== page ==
Future studies are needed to determine exactly how oxytocin might act on the brain to affect behavior, the researchers said.
The study will be published tomorrow (Nov. 14) in The Journal of Neuroscience.
Healthy Relationship Tips
Here are a few healthy relationship tips that I learned through my own experiences. They work well for me, hopefully they will work well for you. This is a fun and useful topic, if you have any ideas of your own please do submit them through the contact page and I will add the best ones to this page or possibly start another page dedicated to tips and tricks. So here we go!
Have enough self respect to never be used, abused or mistreated. Leave any relationship immediately and never look back if this is happening.
Start everyday fresh. If at all possible deal with problems in the day in which they occur, once dealt with, let it go. Keeping score is bad news. Try not to let the sun set on your anger or issues.
Space. Everybody needs their space, have interests outside of each other. Firstly this gives you space, secondly it give you fresh material to talk about. If you are together all the time, pretty soon you are going to run out of new conversation.
Maintain old activities. Keep doing what made you fall in love. Avoid complacency. If you liked going out, don’t stop when you get comfortable with somebody.
Lighten up. Don’t be to serious about everything, have some fun, enjoy life, people will enjoy your company more.
Communicate. Most important, learn to speak your mind, but do learn to do it in a considerate, empathetic way. Don’t bottle things up, this is a recipe for disaster.
Be Kind. Pretty basic.
Say you are sorry. It’s amazing the power an authentic apology carries. It’s not that hard once you get use to it!
Turn the TV off. Best thing on the TV is the off button.
Get away together as often as possible. Getting away from routine daily life can be great for a relationship.
Take trips away individually. Give the other person the gift of missing you, it’s a fantastic gift. It’s good to miss each other from time to time, brings back a sense of appreciation.
No jealousy, ever. Jealousy is completely toxic to a relationship. If you can’t trust, your with the wrong person or just not ready for a relationship. Jealousy is bad, bad, bad.
Compliments. Everyone one loves a compliment, be generous with them so long as you are sincere.
Surprise. Throw a surprise into the equation from time to time. It keeps it lively and interesting.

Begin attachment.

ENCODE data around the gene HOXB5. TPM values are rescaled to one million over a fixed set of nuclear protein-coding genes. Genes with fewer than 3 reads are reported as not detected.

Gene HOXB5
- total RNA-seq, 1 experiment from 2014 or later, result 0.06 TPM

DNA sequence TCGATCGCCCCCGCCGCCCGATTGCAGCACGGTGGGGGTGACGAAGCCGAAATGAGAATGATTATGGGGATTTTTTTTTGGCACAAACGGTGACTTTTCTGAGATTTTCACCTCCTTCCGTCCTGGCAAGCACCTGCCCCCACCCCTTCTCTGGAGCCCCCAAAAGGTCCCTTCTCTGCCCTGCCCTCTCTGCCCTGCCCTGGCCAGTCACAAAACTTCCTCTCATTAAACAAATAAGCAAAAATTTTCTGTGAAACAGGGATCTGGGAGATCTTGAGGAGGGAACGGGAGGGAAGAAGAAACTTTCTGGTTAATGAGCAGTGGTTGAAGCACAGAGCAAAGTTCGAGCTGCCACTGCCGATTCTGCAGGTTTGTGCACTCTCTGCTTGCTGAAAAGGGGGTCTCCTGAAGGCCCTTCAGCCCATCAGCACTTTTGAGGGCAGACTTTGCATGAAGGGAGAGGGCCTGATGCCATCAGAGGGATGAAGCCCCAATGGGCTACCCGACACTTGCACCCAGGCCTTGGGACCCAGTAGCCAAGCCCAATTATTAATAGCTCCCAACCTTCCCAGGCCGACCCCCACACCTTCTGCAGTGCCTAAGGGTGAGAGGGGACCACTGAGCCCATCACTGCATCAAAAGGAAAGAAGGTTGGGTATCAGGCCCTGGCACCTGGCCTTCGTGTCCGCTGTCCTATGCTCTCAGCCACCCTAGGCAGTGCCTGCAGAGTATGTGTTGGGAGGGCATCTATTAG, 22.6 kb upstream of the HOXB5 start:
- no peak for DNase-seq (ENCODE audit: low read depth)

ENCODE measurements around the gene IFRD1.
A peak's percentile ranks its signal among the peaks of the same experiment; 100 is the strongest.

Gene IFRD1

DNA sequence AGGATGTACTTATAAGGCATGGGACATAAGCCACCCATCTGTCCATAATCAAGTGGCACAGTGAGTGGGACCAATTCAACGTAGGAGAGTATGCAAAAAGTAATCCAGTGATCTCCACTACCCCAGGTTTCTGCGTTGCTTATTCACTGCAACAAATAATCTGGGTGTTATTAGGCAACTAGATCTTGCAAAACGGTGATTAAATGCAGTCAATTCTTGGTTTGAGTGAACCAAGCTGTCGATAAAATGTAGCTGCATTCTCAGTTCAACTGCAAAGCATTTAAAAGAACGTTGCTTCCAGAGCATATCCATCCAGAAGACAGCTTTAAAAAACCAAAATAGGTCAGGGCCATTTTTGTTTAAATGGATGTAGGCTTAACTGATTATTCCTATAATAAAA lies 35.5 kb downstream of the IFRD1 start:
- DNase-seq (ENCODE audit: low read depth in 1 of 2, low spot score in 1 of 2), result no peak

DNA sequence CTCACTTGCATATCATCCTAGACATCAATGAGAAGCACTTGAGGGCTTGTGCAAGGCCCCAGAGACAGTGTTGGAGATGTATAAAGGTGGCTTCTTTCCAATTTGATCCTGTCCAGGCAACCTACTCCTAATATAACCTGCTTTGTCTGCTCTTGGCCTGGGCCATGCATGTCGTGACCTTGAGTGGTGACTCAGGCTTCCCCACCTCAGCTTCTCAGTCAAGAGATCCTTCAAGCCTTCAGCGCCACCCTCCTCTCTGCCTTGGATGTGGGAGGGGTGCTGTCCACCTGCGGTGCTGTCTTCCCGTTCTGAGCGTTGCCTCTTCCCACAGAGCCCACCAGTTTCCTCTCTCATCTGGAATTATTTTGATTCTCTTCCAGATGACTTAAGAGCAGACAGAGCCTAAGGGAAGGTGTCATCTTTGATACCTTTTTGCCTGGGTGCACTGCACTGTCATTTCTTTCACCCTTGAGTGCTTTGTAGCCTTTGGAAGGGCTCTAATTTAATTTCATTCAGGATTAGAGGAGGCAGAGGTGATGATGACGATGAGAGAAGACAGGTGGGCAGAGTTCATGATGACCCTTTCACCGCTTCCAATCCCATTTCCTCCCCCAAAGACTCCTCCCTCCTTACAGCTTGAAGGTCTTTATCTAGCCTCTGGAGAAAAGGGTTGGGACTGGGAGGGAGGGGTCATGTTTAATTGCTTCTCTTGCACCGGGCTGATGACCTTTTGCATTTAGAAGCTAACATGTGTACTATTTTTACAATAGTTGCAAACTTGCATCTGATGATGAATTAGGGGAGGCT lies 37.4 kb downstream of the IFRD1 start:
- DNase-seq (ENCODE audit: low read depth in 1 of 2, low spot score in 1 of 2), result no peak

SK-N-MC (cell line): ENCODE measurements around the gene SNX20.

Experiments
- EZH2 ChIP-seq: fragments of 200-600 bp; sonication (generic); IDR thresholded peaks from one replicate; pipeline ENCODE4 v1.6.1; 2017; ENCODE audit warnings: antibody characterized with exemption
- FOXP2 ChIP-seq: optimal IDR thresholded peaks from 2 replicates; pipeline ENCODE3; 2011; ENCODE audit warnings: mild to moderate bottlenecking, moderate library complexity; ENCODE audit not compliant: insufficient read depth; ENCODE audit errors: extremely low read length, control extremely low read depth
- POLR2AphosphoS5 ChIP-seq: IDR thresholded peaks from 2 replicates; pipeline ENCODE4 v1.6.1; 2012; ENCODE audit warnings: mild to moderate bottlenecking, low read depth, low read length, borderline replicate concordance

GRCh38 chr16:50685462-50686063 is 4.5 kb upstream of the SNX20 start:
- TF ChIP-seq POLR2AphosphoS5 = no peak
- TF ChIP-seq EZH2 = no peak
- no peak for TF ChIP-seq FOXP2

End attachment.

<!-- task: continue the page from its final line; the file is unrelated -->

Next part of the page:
Lastly, maintain your individuality. Try to avoid losing your own identity. Too often in a relationship we forget ourselves and start to take on the identity of the other person, this is a mistake really.
So there you go, some of my top healthy relationship tips. Good luck and I hope they are helpful.
New Study Provides “Confirmation for Stereotypes About Sex-Hungry Males and Naïve Females”
Posted by Nick Margerrison on October 24, 2012
Harry: … men and women can’t be friends because the sex part always gets in the way.
Sally: That’s not true. I have a number of men friends and there is no sex involved.
Irritating rom-com, When Harry Met Sally, may have been on the money as regards the age old question of platonic relationships between men and women. Scientific American reports that, according to new research, men see their women friends as potential conquests:
researchers brought 88 pairs of undergraduate opposite-sex friends into…a science lab. Privacy was paramount—for example, imagine the fallout if two friends learned that one—and only one—had unspoken romantic feelings for the other throughout their relationship. In order to ensure honest responses, the researchers not only followed standard protocols regarding anonymity and confidentiality, but also required both friends to agree—verbally, and in front of each other—to refrain from discussing the study, even after they had left the testing facility. These friendship pairs were then separated, and each member of each pair was asked a series of questions related to his or her romantic feelings (or lack thereof) toward the friend with whom they were taking the study.